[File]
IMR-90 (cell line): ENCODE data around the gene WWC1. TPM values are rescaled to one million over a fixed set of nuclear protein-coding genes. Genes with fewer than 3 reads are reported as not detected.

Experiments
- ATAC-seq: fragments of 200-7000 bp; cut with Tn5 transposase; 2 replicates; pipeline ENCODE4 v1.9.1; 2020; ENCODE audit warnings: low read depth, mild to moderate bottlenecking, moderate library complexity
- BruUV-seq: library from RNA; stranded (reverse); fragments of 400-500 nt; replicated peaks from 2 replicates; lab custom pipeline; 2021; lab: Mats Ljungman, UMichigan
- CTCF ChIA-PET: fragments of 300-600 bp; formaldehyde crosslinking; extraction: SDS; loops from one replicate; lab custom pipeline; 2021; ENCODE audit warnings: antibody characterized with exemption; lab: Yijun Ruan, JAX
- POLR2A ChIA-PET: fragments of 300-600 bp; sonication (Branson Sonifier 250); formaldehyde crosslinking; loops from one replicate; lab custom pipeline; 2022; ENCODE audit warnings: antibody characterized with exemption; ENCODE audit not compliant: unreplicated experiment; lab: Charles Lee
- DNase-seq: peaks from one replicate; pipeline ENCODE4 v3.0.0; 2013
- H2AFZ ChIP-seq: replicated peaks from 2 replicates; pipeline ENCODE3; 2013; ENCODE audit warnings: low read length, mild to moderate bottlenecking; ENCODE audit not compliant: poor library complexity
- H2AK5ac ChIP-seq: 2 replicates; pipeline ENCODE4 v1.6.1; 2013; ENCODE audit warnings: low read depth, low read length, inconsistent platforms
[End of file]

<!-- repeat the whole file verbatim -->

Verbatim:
IMR-90 (cell line): ENCODE data around the gene WWC1. TPM values are rescaled to one million over a fixed set of nuclear protein-coding genes. Genes with fewer than 3 reads are reported as not detected.

Experiments
- ATAC-seq: fragments of 200-7000 bp; cut with Tn5 transposase; 2 replicates; pipeline ENCODE4 v1.9.1; 2020; ENCODE audit warnings: low read depth, mild to moderate bottlenecking, moderate library complexity
- BruUV-seq: library from RNA; stranded (reverse); fragments of 400-500 nt; replicated peaks from 2 replicates; lab custom pipeline; 2021; lab: Mats Ljungman, UMichigan
- CTCF ChIA-PET: fragments of 300-600 bp; formaldehyde crosslinking; extraction: SDS; loops from one replicate; lab custom pipeline; 2021; ENCODE audit warnings: antibody characterized with exemption; lab: Yijun Ruan, JAX
- POLR2A ChIA-PET: fragments of 300-600 bp; sonication (Branson Sonifier 250); formaldehyde crosslinking; loops from one replicate; lab custom pipeline; 2022; ENCODE audit warnings: antibody characterized with exemption; ENCODE audit not compliant: unreplicated experiment; lab: Charles Lee
- DNase-seq: peaks from one replicate; pipeline ENCODE4 v3.0.0; 2013
- H2AFZ ChIP-seq: replicated peaks from 2 replicates; pipeline ENCODE3; 2013; ENCODE audit warnings: low read length, mild to moderate bottlenecking; ENCODE audit not compliant: poor library complexity
- H2AK5ac ChIP-seq: 2 replicates; pipeline ENCODE4 v1.6.1; 2013; ENCODE audit warnings: low read depth, low read length, inconsistent platforms